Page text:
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Windrush Justice Clinic: Findings from the preliminary report

By Catherine Evans, Senior Lecturer, Director of the London South Bank University (LSBU) Legal Advice Clinic

In 2020, LSBU Legal Advice Clinic joined a network of University Clinics, Law Centres and community organisations to form the Windrush Justice Clinic (WJC). The aim of the network is to provide legal advice on the Windrush Compensation Scheme. The compensation scheme was set up following the unfolding of the Windrush Scandal in 2018. The purpose of the scheme is to compensate the “Windrush generation” and their families for the financial losses and detriment caused by the wrongful treatment by the Home Office. It was predicated that 15,000 people would be eligible for the scheme and that the compensation would total between £120 million to £310 million. The actual figure has fallen far short of this forecast with only 960 final payment offers being made to date; this equates to around 47% of the claims made. The estimate of eligible claimants was revised down by the Home Office to 11,500 in 2019 with compensation totalling between £60 million to £260 million. This figure has been reduced further to an estimate of between 4,000 and 6,000 claims.

Work carried out by Windrush Justice Clinic

The WJC have assisted 135 clients with compensation claims. Available data from WJC organisations North Kensington Law Centre and the University of Westminster Legal Advice Clinic shows that 20 clients have so far been assisted to receive compensation awards totalling £1,151,500, with an average award of £57,572. Many more claims are ongoing. Eight clients have so far been supported to pursue reviews of their original offers and to obtain higher awards. The increase in awards across these eight claimants totals £421,430, with an average increase of £52,679 per case. A number of these claimants are presently being supported to pursue a Tier 2 appeal, so the sums awarded will likely increase further. Claimants’ losses include immigration fees, detention, deportation or removal, loss of access to employment, benefits, housing, health, education, driving licences and banking, homelessness and impact on life such as trauma, exacerbation of health conditions.

The Research

A number of reports have advanced that the limited legal advice available may be one of the key factors which have resulted in so few successful claims being made under the scheme. The aim of the research was to map the legal advice provision and gain a clearer understanding of the unmet need for legal advice on the compensation scheme.

The research comprised:

  • Desk based research using existing research and Home Office data
  • Data collected by the Windrush Justice Clinic
  • A review of existing sources of legal advice
  • Responses to a questionnaire sent to individuals impacted by the Windrush Scandal.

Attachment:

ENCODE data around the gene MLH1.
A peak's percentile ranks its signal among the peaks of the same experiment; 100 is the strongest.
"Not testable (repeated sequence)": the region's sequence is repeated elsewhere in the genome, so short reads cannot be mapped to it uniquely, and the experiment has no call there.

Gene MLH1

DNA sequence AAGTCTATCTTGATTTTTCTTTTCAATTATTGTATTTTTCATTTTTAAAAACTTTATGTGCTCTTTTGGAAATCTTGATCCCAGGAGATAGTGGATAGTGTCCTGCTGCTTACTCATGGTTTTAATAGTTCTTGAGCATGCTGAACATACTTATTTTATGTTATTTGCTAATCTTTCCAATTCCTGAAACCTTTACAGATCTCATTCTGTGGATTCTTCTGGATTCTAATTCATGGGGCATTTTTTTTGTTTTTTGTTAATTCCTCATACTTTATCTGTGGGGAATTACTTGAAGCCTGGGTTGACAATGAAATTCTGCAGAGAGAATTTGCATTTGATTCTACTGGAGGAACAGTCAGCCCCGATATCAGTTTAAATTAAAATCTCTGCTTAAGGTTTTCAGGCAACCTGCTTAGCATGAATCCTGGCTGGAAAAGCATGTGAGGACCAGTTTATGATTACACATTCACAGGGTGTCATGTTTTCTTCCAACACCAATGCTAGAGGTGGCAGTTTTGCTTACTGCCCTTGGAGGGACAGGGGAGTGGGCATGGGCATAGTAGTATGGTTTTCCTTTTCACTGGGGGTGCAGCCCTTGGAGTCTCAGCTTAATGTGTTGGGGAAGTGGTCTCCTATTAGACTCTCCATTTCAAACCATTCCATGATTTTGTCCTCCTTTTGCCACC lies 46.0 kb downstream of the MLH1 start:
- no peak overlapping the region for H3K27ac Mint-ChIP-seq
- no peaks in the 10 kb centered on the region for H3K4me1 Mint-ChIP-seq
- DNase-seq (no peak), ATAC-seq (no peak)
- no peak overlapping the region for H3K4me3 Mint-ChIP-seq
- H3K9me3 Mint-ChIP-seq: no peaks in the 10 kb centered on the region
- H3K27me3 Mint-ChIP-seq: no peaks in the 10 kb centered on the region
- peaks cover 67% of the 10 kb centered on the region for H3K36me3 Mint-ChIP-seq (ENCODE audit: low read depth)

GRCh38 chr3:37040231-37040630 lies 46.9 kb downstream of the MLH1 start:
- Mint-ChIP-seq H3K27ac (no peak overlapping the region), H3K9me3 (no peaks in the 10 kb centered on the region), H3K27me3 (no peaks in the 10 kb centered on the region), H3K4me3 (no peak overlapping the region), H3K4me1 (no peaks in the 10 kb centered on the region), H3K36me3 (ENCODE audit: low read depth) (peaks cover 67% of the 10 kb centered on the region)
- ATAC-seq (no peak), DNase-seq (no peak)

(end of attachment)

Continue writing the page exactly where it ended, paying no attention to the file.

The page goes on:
We found that:

  • The application process is too complex without legal advice
  • The support provided by “We are Digital” the organisation funded by the Home Office is inadequate: only 3 hours support is provided by whereas lawyers report most claims require more than an average of up to 45 hours per application[1]
  • Legal advice is essential for the preparation of applications, gathering of evidence and to pursue reviews, The WJC’s own data shows the substantial increases on the awards offered to claimants that have been achieved with legal support. For example, one client supported by North Kensington Law Centre appealed an offer of £14,248.88 and as a result received a final award of £97,457.00
  • “We are Digital” do not signpost Claimant to legal support[2]
  • Other than the WJC there are limited providers of free legal advice
  • Although it is difficult to give precise figures it is highly likely that the level of unmet need is significant

One recommendation for further research is to consider the extent to which the compensation scheme retraumatises claimants. There are also unquantifiable results we have observed in this research. I would like to put here few comments from the clients who had to deal with the Home Office, to give an idea of this traumatic experience of Windrush Generation while using the scheme:

“The Windrush compensation scheme is another scandal in itself and is being run by an institutionally racist Home Office.” “The compensation scheme is not designed to offer you what you have lost, it's designed to see how you survived the trauma, and then they use your evidence to go against you...”

“From my experiences with the Windrush Compensation Scheme / Home Office, and their responses to my claim, it is almost like they are telling me the following: "We are really, really, sorry for punching you in the face, however, we are sure you've recovered now, it wasn't that bad of a punch, so here is another punch in the face, but don't worry about that one, because you've already recovered, please accept some tape and cotton wool to make a plaster out of.'”

“The Windrush compensation scheme is another scandal in itself and not fit for purpose. The Home Office are the ones who ruined my life, why am I having to beg them for a fair and proper level of compensation. The Home Office is institutionally racist and this is a fact not an accusation.”

Catherine Evans, Senior Lecturer, Director of the LSBU Legal Advice Clinic

[1] JUSTICE, “Reforming the Windrush Compensation Scheme” (15 November 2021), §4.72. Available at: drush-Compensation-Scheme-Press-Copy.pdf

[2] Ibid §4.69.